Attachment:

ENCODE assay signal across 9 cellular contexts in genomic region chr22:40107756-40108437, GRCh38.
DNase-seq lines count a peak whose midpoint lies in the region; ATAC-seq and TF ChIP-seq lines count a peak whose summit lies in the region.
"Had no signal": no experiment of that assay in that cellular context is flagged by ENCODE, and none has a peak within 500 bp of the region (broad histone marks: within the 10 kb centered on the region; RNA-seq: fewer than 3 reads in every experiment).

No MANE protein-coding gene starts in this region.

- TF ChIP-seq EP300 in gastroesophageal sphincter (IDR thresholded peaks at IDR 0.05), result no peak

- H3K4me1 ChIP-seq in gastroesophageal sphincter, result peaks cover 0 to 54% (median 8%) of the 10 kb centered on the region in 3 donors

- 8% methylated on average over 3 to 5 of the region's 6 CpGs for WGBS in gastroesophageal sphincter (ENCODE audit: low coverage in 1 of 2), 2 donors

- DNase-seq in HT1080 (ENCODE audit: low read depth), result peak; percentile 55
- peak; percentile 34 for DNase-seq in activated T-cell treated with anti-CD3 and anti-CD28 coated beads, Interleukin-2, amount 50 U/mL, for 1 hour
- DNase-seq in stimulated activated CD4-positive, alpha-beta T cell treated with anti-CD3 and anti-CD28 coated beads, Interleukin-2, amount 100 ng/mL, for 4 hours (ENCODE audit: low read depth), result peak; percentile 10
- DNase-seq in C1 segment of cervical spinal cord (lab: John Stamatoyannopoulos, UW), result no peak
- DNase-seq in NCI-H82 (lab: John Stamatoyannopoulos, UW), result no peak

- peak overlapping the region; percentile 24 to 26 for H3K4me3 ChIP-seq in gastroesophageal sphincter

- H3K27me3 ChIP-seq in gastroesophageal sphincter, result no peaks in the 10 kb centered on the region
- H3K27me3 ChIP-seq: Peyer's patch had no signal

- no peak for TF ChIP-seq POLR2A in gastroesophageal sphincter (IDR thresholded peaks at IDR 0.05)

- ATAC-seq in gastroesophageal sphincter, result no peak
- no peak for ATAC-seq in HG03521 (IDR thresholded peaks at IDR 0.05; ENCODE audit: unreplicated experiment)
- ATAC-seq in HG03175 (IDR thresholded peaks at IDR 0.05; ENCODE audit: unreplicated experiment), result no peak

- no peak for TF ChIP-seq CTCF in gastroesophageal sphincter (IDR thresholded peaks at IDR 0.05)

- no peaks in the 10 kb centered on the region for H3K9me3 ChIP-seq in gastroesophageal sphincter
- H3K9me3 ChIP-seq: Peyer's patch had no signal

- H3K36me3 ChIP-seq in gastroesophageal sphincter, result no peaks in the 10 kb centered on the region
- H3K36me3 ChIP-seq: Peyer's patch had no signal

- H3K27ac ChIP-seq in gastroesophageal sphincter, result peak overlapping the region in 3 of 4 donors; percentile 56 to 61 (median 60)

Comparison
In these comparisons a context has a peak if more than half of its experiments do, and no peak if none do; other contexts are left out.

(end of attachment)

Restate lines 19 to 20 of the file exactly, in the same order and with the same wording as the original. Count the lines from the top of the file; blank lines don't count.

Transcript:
- ATAC-seq in HG03175 (IDR thresholded peaks at IDR 0.05; ENCODE audit: unreplicated experiment), result no peak

- no peak for TF ChIP-seq CTCF in gastroesophageal sphincter (IDR thresholded peaks at IDR 0.05)